New Empire Food Market is where Tun Lim Lee befriended longtime residents, young families and students in the Iron Horse neighborhood.
He and his wife, Anne, along with their five children, served the multicultural neighborhood just north of downtown, including North Fourth Avenue and University of Arizona areas while operating the market at 526 E. Ninth St. for nearly six decades.
The elder Lee was a hard-working, humble, caring man, said his son Alvin Lee.
Tun Lim Lee died of cardiovascular disease Aug. 10 while at Casa de la Luz Hospice near his wife, their children and spouses, and grandchildren, said Alvin Lee. He was 87.
Lee’s legacy will be carried on at the market by his family, including Anne, and son Melvin Lee, who will manage the grocery store.
Customer Armando Alcantar grew up at the store and called Lee his adopted father.
“It’s hard to walk in here because he is no longer here,” Alcantar said recently. “He was like a dad to many of us neighborhood kids. He helped everybody and gave us candy and ice cream.”
It was common for Alcantar and other children to be invited by Lee to go fishing with his family and friends. Alcantar and Lee’s son, Alvin, happily recalled trips to Roosevelt, Patagonia and Silverbell lakes and reeling in crappie, bass, bluegill and catfish.
The market, which has a history of different owners dating to the 1930s, still appears much like a 1960s-stylish grocery store. Wooden butcher blocks used by Lee remain in the back of the store, and Alvin Lee recalled his father still giving credit to customers, and holding on to their receipts in an old cigar box.
Daughter Tina Champlin said working in the store taught her how to be a team player and the importance of customer service. “When I was about 6 years old, I had a wooden stool that was kept up front near the cash register. I started working as a bagger,” she said letting out a smile. “By 9, I was a cashier, and I would also help my dad stock supplies.”
When Alvin Lee was a UA aerospace engineering student, he and his brother, Melvin, would deliver groceries to customers in the university area and other neighborhoods up to the Flowing Wells and River roads area. They would also deliver boxes of groceries to customers on the east side.
“My father taught us many values. He taught us to never give up on our dreams and to always work hard,” said Melvin Lee. “My father worked long hours and would go shopping early in the mornings to buy fresh foods for the store,” he said.
Alvin Lee said he could picture his father cutting beef, chicken and pork until two in the morning so his customers would have a wide selection of meat to purchase each day. “At one time, we had about six employees when the market was booming in the ’60s,” said the son.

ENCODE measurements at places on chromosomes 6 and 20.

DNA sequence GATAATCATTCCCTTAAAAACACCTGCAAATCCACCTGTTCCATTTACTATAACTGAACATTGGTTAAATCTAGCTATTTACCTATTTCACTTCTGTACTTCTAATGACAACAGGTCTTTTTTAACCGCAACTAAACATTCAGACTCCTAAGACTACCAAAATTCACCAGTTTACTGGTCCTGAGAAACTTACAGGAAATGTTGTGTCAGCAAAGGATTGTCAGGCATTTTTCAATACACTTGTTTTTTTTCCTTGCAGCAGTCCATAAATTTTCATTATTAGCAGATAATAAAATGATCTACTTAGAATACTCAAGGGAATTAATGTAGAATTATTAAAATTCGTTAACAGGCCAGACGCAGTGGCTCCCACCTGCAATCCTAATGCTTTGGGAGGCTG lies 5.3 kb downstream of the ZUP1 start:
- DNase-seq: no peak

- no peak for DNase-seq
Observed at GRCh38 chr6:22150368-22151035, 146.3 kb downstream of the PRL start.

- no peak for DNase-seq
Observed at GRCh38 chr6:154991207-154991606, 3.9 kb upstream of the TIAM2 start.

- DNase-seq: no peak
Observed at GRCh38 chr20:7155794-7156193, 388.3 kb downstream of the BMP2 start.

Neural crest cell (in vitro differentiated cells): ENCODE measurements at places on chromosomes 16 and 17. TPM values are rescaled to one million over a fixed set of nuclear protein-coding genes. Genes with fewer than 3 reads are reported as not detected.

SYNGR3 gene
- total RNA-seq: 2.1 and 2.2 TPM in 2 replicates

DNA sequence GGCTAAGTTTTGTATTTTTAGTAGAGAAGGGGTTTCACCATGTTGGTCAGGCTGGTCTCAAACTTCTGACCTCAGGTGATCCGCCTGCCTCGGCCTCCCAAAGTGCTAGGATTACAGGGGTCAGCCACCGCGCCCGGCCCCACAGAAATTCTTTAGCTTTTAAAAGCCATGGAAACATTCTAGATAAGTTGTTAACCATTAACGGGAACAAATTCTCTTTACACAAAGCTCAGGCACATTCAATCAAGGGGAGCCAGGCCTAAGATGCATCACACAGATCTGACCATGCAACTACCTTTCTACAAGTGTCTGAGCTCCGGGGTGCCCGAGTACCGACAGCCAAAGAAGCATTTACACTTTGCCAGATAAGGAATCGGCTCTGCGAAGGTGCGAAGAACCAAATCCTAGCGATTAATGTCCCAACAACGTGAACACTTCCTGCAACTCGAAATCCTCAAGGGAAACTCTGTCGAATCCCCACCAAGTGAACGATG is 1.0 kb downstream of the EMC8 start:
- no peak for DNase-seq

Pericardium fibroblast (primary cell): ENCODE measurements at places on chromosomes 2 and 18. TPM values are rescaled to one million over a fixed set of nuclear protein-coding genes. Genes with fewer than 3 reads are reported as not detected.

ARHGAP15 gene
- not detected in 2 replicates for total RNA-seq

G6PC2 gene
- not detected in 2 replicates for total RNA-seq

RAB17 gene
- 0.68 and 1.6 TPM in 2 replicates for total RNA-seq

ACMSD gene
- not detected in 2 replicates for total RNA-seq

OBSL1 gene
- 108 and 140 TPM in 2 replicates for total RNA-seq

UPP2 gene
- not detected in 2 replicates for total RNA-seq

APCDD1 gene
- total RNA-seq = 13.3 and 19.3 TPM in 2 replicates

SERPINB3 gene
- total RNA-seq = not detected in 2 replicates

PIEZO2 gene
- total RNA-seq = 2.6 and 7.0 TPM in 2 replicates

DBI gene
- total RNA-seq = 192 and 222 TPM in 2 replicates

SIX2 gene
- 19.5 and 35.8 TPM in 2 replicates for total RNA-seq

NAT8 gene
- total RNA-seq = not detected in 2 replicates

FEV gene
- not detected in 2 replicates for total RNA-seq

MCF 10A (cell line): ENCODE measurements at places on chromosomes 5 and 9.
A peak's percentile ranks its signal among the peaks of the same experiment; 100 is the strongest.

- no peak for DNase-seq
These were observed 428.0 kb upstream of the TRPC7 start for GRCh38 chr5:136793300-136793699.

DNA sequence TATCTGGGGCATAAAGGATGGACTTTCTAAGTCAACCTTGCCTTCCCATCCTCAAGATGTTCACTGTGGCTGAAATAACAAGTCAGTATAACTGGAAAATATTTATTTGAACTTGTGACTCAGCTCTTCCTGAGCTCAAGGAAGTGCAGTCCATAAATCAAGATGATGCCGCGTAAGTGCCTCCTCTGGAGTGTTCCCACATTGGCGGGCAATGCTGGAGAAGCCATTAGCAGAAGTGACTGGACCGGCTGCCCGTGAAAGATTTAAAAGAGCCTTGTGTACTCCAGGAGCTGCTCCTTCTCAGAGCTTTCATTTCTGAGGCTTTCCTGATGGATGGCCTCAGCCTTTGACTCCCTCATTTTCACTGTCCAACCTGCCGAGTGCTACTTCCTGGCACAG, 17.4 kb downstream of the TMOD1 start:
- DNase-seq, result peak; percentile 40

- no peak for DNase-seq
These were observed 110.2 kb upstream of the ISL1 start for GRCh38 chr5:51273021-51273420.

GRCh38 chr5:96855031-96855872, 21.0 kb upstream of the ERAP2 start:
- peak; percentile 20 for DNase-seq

The elder Lee “showed his love through food and would prepare meals for us and would invite neighborhood friends. He also made meals for the homeless,” said Alvin Lee, recalling dishes of spaghetti, Chinese spare ribs, stir fry and chop suey.
Tun Lim Lee was born on Aug. 6, 1930, in Hoi Ping (now known as Kaiping), China, and he left at the age of 14 by ship for America after an uncle urged him to come for a better life. The ship docked in San Francisco, and then Lee came to Tucson and moved in with relatives and began working at a market on South Meyer Street.
He attended Safford School and completed the ninth grade before he was drafted into the Army in 1953. Alvin Lee said his father was a cook and also served in the infantry during the Korean War. Lee received the Korean Service Medal, the United Nations Service Medal and the National Defense Service Medal.
After completing his military service, he returned to Tucson and worked at various grocery stores before he traveled to Vancouver in British Columbia, Canada, to court Anne Mee Wong, his future wife. Wong, a native of Taishan in Guangdong, China, worked in a bed-and-breakfast and lived with her grandfather, a butler for a wealthy family.
The couple married Aug. 20, 1960, and returned to Tucson and became owners of the New Empire Market.
In addition to his business, Lee was an avid bowler and a member of the Tucson Chinese Chamber of Commerce, the Ying On Labor & Merchant Association, a member of the Tucson Chinese Cultural Center and president of the Lee Association of Tucson.
He received a service with full military honors Aug. 19 and was buried at East Lawn Palms Cemetery at 5801 E. Grant. A tribute to his life followed at Tucson Chinese Cultural Center at 1288 W. River Road.